I'll be your nincompoop
Just be my income-poop.
"Just what," enquired Dorothy Parker, "is an 'income-poop'?" Harburg stormed out of the room. But for his Oz songs the lyricist kept the whimsy under control, and in character:
I could show my prowess
Be a lion not a mow-ess
If I Only Had Da Nerve...
Not all the lines made the final cut. This couplet is from an early draft:
She really went and blew her fuse
There's nothing left of her but shoes...
Just as importantly, amidst all the tricksily rhyming recitative stuff are real breakout tunes by Arlen, and none more delightful than this:
Ding-Dong! The Witch Is Dead
Which old witch?
The wicked witch!
Ding-dong! The wicked witch is dead
Wake up, you sleepyhead
Rub your eyes
Get out of bed
Wake up, the wicked witch is dead...
What a marvelous idea: Death as an occasion for joy! For musical comedy joy - "Ring bells! Sing songs!" "Hallelujah! Hallelujah! Helps you shoo ya blues away!"-type joy. A couple of years back, my children's grade school did an Oz concert - the first half consisted of songs from Wicked (ahem), the second half from The Wizard. Afterwards, my older boy asked me what was my favorite bit of my favorite number, and I said the middle section of "Ding-Dong!" The grade-schoolers really tore it up with this:
She's gone where the goblins go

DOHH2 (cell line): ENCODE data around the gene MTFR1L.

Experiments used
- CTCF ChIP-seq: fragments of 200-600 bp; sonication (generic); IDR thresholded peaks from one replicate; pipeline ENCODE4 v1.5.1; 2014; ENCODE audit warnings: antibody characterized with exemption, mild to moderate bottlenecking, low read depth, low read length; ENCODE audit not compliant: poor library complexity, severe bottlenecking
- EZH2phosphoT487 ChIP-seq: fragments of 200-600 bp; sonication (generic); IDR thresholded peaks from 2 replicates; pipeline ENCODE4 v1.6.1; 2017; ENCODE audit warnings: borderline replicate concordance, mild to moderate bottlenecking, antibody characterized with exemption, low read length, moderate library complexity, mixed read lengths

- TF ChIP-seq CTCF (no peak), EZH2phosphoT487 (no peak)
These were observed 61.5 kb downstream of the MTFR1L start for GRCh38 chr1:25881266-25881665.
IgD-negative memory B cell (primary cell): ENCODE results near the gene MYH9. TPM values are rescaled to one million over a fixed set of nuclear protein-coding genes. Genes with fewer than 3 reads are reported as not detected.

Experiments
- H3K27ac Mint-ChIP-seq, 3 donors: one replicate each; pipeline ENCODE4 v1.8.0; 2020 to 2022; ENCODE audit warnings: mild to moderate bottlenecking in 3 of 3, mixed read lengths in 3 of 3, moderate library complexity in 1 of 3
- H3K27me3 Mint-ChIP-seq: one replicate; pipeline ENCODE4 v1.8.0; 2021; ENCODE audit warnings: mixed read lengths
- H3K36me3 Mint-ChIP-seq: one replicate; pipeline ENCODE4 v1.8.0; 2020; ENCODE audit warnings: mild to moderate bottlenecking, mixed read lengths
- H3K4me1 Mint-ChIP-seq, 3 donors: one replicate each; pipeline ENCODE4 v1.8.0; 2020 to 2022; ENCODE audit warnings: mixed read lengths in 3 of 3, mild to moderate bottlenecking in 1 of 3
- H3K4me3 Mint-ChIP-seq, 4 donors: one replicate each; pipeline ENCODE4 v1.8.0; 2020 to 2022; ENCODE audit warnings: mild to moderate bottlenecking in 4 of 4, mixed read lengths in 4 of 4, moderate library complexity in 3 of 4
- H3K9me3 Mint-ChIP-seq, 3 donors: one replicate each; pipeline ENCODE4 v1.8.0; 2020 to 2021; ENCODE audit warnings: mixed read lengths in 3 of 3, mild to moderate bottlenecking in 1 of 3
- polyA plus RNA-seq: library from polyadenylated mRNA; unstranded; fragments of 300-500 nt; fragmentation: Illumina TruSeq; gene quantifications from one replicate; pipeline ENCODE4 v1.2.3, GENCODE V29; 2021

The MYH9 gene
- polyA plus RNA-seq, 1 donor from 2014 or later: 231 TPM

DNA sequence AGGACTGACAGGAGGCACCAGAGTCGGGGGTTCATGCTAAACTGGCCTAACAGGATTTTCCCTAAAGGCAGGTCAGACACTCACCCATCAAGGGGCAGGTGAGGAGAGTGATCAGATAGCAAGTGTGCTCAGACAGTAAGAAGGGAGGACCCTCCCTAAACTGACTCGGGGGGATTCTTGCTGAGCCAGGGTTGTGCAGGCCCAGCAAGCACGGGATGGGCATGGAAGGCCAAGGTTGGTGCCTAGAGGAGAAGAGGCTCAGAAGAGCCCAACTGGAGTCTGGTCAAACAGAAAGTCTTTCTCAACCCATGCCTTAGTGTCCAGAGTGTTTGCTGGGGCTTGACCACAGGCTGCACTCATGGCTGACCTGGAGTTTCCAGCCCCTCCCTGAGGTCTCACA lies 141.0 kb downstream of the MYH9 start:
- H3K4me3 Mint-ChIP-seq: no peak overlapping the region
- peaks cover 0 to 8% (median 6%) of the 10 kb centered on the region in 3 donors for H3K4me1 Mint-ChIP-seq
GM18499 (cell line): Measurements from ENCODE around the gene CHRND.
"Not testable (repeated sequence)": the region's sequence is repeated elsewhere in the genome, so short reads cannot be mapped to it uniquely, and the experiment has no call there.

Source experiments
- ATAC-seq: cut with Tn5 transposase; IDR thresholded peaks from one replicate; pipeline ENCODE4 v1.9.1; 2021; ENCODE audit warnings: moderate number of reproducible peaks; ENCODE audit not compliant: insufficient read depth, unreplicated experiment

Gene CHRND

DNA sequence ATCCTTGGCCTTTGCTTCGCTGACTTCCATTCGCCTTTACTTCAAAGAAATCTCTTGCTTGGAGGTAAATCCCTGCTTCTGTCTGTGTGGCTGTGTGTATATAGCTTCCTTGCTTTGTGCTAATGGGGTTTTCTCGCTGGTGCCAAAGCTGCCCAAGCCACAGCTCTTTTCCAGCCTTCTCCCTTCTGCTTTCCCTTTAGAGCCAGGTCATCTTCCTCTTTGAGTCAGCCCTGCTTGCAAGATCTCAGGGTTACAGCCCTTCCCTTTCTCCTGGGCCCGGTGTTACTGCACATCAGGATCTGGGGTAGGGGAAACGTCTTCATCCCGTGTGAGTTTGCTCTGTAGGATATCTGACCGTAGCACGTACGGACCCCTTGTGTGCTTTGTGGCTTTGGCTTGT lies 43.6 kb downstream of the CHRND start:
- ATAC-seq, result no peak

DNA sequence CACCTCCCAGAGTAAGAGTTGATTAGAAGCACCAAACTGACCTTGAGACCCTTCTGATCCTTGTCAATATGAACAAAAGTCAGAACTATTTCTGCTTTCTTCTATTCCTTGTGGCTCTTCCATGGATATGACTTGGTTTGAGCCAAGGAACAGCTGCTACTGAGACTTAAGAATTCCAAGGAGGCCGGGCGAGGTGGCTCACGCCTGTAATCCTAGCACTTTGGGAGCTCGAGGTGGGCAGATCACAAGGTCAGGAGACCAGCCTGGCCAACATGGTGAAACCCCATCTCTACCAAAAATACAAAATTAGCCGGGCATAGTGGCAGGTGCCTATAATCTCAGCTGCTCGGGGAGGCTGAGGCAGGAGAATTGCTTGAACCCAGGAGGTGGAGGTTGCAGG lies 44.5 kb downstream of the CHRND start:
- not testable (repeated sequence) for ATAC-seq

Let's open up and sing
And ring the bells out!
Ding-dong the merry-o
Sing it high!
Sing it low!
Let them know the Wicked Witch is dead!
There's really no song like it, which is why, long before Mrs Thatcher's passing, it's had a long afterlife as the universally understood pop-culture shorthand for celebrating deliverance from oppression: In 1990, when Maggie was forced from office, Frank Skinner chanced to be recording one of his BBC "comedy" shows and got the crowd to singalong with "Ding-Dong! The Witch Is Dead". I can't complain - cheap joke, but I've used it myself in other contexts. It's slightly spoiled by the fact that, in Mrs T's case, as one Marxist chum of mine complained to me on the very night of the Tory matricide 23 years ago, it was not the left who engineered her downfall but her own courtiers who stuck it to the wicked witch. That doesn't stop the sentiment recurring: Hefner's record "The Day That Thatcher Dies" ends with a group of schoolchildren singing "Ding-Dong! The Witch Is Dead". I prefer the dottier deployment in Naked Gun 2 1/2 (I think), in which the guy in the piano bar plays it for Leslie Nielsen and Priscilla Presley as "our song".